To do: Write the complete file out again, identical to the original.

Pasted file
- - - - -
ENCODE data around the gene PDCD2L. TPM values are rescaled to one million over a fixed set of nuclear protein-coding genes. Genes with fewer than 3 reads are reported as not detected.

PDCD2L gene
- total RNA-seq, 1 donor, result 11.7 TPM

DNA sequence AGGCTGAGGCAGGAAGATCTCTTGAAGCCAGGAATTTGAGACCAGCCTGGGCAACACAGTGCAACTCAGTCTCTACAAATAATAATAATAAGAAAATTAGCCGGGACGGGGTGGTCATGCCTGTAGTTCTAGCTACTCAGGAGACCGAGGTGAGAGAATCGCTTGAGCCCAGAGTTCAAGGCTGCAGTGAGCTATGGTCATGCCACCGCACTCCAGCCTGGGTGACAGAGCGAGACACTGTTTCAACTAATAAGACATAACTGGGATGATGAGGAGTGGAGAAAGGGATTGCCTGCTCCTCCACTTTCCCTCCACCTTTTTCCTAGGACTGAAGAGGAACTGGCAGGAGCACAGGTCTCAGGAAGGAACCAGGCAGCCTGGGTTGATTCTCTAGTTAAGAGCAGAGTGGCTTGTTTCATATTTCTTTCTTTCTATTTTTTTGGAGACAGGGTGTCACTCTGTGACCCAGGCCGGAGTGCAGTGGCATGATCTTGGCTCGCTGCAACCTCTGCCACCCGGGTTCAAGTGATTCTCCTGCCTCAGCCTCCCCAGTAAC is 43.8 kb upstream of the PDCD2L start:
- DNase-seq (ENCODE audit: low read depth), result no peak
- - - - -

ENCODE data around the gene PDCD2L. TPM values are rescaled to one million over a fixed set of nuclear protein-coding genes. Genes with fewer than 3 reads are reported as not detected.

PDCD2L gene
- total RNA-seq, 1 donor, result 11.7 TPM

DNA sequence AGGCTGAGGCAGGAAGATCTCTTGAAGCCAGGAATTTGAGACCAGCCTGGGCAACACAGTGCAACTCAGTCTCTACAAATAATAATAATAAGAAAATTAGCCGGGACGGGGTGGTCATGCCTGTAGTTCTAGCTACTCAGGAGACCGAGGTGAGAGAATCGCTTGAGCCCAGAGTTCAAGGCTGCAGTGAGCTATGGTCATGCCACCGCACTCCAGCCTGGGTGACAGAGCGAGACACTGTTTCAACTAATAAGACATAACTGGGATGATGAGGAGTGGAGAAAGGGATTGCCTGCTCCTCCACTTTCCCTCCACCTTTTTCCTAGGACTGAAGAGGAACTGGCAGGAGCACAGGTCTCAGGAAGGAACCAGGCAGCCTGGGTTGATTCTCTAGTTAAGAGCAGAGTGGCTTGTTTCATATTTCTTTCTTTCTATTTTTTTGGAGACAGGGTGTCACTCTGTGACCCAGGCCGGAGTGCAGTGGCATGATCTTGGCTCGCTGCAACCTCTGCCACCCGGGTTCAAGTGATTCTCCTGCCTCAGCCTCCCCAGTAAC is 43.8 kb upstream of the PDCD2L start:
- DNase-seq (ENCODE audit: low read depth), result no peak